Representative Charles Rangel (D-N.Y.), the chairman of the powerful House Ways & Means Committee, on Jan. 24 introduced a measure that would end the ban on travel by Americans to Cuba. Until 2004, Cuban Americans were allowed to travel only once a year to visit family in Cuba. That year, the Bush Administration cut back such visits to once every three years. New restrictions were also placed on money remittances and academic and scientific exchanges. Democrats in Congress have vowed to eliminate the restrictions imposed in 2004, in the belief that greater people-to-people contact will hasten the move toward democracy in Cuba.

A Willingness to Barter, on Both Sides

U.S. business also is lobbying for a lifting of the embargo, saying American companies could easily sell $1 billion in goods to Cuba a year, from the outset. Last year, U.S. firms sold $438 million worth of chicken, rice, wheat, corn, and other agricultural goods, as well as some forestry products—such as newsprint and thousands of wooden utility poles—to Cuba under special permits first granted in 2000 for humanitarian reasons. Even though Cuba must pay cash up front for such transactions because financing the Cuban government is not allowed under the embargo, U.S. sales of such products to Cuba have tallied $2 billion, according to the U.S.-Cuba Trade & Economic Council.

Cubans have been closely following the U.S. Presidential elections. They eagerly approach the few Americans who visit the island—under journalist visas, academic exchanges, or as tourists defying the embargo—to ask whether they think the winner will lift the decades-old blockade. William, 28, a waiter who earns around $25 a month at a government-owned hotel, says he would like to see his father and three brothers in the U.S. more than once every three years. Like many Cubans, he didn't want to reveal his last name for fear of losing his job. "What's the point in keeping the blockade in place?" he asks. "It hurts the average Cuban more than it hurts the government. We just want access to consumer goods that everyone else in the world can buy. And it's inhumane to keep us from seeing our families."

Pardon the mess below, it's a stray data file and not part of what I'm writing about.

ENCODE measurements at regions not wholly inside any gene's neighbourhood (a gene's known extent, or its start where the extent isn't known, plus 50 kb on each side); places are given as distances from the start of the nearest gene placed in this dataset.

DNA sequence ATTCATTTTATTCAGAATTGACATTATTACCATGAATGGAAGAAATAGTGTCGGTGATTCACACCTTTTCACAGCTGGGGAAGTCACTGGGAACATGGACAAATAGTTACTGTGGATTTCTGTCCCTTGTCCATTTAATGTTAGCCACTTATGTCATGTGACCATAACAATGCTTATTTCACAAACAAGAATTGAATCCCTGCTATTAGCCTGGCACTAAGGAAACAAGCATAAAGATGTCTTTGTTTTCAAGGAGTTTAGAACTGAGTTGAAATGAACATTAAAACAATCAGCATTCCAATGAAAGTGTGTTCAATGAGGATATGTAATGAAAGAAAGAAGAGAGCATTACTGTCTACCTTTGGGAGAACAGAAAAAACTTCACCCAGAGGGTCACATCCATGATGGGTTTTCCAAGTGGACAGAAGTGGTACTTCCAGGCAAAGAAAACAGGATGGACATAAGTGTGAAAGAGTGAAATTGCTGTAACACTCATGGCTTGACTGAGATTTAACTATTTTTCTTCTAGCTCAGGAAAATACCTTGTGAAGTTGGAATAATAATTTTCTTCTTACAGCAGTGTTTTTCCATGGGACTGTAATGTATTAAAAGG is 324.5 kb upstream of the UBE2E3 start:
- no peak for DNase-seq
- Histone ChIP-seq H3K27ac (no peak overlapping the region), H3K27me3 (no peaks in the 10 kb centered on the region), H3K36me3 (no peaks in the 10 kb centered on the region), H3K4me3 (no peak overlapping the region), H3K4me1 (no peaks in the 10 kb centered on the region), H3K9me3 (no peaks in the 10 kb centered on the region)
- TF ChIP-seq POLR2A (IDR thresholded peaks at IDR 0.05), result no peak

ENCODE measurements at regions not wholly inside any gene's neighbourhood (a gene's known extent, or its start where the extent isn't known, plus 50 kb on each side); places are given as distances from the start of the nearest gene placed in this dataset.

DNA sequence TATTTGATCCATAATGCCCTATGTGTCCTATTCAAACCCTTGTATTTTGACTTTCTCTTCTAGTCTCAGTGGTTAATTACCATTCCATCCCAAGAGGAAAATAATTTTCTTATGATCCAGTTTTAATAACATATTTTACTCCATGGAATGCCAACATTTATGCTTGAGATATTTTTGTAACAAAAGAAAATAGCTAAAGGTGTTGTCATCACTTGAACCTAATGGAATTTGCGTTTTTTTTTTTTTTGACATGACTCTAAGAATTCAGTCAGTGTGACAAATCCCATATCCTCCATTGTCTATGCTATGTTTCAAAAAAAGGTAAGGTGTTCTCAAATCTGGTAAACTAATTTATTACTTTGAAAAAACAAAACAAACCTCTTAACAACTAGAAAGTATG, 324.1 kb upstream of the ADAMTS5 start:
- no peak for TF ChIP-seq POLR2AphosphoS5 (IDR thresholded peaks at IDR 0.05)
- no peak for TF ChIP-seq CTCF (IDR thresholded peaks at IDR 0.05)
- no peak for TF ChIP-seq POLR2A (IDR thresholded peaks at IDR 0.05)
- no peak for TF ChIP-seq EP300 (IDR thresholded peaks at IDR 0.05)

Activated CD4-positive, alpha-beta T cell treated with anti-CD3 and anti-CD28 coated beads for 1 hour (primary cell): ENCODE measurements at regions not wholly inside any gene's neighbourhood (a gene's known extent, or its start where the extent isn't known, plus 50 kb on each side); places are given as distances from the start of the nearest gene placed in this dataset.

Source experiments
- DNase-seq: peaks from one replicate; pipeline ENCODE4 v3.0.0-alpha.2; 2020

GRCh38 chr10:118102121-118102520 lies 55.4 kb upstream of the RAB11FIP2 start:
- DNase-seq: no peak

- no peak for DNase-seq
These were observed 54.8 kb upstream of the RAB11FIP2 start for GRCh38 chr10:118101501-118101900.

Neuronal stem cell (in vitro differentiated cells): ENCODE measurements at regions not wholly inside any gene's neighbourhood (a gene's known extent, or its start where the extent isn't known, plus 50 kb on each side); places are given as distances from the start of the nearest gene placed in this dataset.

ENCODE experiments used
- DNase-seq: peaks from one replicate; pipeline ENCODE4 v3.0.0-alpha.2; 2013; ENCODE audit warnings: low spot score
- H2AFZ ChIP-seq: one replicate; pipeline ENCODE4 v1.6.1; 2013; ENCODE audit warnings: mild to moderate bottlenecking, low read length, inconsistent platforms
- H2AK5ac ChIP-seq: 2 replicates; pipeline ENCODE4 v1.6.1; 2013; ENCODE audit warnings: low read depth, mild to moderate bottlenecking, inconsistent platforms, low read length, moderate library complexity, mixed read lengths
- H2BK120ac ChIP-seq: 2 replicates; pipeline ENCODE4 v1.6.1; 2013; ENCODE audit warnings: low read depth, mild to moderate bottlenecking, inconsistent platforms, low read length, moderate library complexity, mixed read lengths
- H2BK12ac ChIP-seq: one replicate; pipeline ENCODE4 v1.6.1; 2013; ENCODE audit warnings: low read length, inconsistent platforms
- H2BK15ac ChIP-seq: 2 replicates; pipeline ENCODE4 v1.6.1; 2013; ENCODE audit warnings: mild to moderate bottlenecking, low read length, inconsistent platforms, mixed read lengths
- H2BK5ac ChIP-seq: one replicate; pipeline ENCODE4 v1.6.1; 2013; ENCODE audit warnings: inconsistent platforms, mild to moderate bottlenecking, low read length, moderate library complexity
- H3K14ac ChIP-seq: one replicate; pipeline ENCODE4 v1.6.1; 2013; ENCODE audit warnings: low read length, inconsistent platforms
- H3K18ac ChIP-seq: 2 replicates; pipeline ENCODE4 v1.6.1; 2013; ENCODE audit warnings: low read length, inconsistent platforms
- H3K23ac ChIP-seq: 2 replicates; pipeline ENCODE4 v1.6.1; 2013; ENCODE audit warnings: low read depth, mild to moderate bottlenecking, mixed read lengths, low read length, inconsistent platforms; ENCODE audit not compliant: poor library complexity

Ra&uacute:l Castro has said on three occasions over the past 18 months that he would like to talk with the next U.S. Administration to discuss ways of improving relations. "Cuba is ready and willing to sit down at any table with the U.S. government to discuss every difference we have, without preconditions," says Josefina Vidal, the Cuban Foreign Ministry's director of North American affairs. Havana used to insist that it would not talk until the embargo was lifted or until the Americans gave up their military base at Guantánamo Bay.

Our Least-Favored Communists

In recent years, Vidal says, Havana has noted an evolution of public opinion in the U.S. "We have to wait and see if the next Administration will be willing to try a different policy toward Cuba," she says. "Unprecedented sanctions have been applied to collapse the Cuban government for decades now, with no results."

Washington has managed to do business with other Communist regimes: The U.S. normalized relations with China in 1979 and lifted the trade embargo on Vietnam in 1992. While relaxation of the 2004 travel and remittance restrictions on Cuba may well be possible under a new Administration, mending relations with the world's smallest Communist country may continue to be a much tougher proposition.